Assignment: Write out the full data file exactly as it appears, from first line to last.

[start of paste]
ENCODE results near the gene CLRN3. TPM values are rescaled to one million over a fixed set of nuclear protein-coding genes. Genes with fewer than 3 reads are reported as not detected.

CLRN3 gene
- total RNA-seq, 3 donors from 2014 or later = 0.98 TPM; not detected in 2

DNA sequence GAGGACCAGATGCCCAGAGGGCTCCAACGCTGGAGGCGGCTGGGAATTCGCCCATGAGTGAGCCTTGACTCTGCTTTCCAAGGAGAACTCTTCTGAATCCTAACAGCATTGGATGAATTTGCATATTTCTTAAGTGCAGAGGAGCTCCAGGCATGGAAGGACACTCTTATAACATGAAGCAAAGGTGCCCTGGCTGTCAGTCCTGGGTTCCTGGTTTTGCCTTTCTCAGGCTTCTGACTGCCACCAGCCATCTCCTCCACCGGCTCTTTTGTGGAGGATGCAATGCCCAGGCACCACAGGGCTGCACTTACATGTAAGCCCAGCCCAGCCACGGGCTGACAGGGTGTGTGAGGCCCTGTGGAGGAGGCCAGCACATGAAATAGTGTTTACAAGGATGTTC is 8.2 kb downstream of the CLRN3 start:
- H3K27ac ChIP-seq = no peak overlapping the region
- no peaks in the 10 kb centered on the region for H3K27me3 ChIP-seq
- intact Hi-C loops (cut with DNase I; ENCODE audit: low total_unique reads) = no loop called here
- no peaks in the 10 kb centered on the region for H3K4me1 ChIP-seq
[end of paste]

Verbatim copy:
ENCODE results near the gene CLRN3. TPM values are rescaled to one million over a fixed set of nuclear protein-coding genes. Genes with fewer than 3 reads are reported as not detected.

CLRN3 gene
- total RNA-seq, 3 donors from 2014 or later = 0.98 TPM; not detected in 2

DNA sequence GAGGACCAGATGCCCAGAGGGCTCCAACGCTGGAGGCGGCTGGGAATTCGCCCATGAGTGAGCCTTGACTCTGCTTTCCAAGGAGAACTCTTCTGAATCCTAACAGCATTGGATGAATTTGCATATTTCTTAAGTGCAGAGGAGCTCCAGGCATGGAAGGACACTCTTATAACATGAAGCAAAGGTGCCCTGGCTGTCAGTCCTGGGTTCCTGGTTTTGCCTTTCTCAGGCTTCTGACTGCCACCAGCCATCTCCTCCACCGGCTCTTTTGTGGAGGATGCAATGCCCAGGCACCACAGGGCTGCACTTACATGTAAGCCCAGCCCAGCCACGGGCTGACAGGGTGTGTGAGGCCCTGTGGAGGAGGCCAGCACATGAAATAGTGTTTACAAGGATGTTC is 8.2 kb downstream of the CLRN3 start:
- H3K27ac ChIP-seq = no peak overlapping the region
- no peaks in the 10 kb centered on the region for H3K27me3 ChIP-seq
- intact Hi-C loops (cut with DNase I; ENCODE audit: low total_unique reads) = no loop called here
- no peaks in the 10 kb centered on the region for H3K4me1 ChIP-seq